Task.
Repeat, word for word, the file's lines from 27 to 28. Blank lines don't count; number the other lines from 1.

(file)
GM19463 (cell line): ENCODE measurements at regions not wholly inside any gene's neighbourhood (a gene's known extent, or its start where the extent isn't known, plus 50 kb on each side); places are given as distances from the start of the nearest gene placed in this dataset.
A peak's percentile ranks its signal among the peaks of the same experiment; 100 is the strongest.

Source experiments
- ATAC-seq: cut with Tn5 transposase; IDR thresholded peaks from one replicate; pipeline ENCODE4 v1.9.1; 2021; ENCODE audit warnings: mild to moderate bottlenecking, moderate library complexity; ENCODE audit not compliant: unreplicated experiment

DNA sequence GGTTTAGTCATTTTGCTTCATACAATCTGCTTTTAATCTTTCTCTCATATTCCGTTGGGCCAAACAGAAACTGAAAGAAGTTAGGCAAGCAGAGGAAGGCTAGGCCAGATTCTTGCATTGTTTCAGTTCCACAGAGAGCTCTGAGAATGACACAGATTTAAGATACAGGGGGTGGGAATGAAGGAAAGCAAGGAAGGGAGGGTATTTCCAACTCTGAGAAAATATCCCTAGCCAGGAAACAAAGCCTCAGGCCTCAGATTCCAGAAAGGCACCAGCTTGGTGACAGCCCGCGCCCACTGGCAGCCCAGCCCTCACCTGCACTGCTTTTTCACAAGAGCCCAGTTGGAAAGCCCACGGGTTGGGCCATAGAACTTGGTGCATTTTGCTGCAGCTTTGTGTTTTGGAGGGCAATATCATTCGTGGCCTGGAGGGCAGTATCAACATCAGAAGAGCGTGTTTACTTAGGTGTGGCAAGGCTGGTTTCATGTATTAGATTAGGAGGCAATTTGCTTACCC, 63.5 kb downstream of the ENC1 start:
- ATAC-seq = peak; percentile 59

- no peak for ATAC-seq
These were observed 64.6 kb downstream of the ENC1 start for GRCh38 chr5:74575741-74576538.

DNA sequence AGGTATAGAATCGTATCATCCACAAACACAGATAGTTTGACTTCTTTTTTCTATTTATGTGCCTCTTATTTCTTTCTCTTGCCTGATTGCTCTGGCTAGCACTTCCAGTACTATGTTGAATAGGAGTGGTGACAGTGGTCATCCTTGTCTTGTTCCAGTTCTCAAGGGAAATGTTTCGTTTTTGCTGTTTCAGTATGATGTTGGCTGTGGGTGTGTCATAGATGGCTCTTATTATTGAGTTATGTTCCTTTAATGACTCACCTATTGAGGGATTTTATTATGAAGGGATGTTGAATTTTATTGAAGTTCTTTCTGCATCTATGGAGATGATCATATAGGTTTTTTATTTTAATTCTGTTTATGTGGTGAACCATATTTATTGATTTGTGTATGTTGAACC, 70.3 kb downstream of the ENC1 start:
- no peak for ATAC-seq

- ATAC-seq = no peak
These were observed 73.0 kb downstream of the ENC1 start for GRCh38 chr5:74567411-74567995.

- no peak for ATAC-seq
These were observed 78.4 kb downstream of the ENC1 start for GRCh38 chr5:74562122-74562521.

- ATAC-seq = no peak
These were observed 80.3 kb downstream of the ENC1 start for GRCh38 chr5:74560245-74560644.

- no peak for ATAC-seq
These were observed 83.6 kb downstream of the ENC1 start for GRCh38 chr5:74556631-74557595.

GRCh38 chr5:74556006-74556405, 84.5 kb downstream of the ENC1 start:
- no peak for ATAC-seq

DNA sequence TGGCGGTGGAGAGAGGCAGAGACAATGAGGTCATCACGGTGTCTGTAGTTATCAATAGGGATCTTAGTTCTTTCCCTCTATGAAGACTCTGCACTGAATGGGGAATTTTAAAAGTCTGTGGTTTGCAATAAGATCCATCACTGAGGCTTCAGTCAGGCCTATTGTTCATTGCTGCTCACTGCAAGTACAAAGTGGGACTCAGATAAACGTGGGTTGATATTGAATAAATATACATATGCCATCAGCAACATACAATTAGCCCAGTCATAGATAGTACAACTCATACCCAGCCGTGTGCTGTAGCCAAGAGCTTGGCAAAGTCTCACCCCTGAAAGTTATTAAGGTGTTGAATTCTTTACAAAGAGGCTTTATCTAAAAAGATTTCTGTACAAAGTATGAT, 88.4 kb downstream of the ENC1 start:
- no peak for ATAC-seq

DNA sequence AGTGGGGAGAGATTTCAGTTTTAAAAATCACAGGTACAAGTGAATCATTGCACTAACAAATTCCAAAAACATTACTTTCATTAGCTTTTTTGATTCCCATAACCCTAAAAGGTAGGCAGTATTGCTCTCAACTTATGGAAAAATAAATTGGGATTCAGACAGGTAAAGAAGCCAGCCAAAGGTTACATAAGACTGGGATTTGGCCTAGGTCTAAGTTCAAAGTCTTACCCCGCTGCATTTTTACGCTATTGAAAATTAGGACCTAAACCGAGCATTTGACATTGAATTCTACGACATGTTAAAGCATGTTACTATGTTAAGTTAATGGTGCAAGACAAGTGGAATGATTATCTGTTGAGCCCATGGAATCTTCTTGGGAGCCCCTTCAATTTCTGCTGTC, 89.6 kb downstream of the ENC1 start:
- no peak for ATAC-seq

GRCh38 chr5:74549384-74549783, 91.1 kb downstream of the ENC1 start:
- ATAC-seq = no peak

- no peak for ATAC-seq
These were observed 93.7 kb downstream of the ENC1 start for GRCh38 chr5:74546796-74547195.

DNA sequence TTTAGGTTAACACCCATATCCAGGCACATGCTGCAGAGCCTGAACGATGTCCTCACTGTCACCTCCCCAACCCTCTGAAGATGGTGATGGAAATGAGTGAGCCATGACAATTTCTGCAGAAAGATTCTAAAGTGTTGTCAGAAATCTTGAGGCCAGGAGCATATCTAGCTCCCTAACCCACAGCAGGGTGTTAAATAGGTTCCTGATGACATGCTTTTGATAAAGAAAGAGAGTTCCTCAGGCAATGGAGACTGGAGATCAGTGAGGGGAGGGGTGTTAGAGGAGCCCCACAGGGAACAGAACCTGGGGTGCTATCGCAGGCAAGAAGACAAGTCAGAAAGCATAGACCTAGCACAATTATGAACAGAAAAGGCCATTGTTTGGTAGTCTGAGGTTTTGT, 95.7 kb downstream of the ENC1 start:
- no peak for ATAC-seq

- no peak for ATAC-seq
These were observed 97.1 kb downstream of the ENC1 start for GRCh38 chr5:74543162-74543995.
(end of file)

- no peak for ATAC-seq
These were observed 93.7 kb downstream of the ENC1 start for GRCh38 chr5:74546796-74547195.